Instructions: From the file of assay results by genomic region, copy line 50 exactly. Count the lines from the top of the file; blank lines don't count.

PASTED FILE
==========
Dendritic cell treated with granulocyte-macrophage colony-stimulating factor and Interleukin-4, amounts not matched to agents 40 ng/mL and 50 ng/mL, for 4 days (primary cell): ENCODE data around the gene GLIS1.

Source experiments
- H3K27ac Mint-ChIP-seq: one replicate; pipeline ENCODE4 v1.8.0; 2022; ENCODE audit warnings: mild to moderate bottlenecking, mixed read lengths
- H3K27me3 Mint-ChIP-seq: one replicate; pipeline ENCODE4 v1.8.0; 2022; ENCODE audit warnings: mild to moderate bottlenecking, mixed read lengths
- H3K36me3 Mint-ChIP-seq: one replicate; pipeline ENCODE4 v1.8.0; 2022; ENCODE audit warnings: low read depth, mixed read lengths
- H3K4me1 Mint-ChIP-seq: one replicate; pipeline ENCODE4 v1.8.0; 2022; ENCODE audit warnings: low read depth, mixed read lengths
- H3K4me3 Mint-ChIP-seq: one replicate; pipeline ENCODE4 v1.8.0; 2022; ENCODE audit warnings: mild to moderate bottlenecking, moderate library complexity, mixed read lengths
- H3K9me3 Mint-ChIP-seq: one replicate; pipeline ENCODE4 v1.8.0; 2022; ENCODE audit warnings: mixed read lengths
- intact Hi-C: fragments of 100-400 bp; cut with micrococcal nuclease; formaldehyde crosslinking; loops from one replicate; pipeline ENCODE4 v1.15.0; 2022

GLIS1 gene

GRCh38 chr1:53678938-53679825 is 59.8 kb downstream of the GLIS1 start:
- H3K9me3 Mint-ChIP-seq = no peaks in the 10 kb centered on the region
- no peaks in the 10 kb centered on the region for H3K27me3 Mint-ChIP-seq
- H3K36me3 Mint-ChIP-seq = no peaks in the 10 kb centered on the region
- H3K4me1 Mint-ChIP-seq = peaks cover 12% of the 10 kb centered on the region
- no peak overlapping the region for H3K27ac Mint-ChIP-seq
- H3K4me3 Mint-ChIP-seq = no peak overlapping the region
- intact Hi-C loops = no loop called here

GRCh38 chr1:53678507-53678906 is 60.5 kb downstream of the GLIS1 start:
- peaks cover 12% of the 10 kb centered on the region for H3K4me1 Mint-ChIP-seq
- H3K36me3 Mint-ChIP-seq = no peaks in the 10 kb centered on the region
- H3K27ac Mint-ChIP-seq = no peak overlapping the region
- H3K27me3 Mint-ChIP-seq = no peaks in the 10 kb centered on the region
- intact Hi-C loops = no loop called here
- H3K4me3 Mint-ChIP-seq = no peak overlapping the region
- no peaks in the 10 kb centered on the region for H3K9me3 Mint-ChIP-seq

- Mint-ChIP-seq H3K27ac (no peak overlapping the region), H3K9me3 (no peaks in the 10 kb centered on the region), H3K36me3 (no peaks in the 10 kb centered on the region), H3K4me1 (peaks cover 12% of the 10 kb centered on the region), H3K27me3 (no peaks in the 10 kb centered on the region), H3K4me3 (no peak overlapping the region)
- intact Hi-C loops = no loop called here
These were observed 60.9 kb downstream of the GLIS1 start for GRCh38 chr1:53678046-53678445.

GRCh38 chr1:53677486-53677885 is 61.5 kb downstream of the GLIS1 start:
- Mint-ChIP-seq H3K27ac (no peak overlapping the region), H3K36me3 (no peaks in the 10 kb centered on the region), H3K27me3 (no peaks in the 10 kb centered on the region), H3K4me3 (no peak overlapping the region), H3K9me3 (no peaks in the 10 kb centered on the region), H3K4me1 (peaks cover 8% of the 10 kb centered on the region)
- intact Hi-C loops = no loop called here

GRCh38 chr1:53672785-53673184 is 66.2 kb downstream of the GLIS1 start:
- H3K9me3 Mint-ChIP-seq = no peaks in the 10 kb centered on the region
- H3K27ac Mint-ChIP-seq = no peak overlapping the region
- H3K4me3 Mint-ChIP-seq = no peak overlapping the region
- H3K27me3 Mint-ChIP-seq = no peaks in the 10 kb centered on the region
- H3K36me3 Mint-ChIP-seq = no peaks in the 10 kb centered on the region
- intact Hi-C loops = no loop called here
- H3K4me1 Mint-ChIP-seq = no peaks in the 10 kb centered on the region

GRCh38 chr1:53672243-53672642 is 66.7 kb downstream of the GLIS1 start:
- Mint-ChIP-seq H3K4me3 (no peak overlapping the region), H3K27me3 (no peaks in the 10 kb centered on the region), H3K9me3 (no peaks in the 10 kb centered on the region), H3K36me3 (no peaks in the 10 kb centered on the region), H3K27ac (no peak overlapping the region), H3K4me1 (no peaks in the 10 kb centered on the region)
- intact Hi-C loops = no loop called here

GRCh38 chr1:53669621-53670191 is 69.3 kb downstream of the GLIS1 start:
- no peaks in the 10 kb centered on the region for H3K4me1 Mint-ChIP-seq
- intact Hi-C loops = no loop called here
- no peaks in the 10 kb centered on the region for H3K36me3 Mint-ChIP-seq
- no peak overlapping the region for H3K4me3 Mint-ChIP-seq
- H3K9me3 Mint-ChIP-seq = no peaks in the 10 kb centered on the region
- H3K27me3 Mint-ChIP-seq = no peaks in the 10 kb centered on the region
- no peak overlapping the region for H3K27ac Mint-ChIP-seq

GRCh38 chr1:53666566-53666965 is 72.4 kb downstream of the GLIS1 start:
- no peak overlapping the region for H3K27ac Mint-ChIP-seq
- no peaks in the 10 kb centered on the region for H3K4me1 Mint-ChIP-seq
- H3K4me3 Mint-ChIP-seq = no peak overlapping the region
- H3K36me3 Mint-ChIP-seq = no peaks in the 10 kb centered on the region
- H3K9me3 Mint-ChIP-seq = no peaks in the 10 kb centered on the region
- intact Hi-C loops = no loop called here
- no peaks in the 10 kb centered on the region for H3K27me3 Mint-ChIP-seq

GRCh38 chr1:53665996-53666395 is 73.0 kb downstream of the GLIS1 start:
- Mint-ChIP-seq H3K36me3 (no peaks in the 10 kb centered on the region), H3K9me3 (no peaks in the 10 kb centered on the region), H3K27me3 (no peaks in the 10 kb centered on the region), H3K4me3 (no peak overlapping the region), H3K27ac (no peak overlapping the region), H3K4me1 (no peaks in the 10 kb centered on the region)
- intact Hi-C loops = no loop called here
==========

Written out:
- H3K27me3 Mint-ChIP-seq = no peaks in the 10 kb centered on the region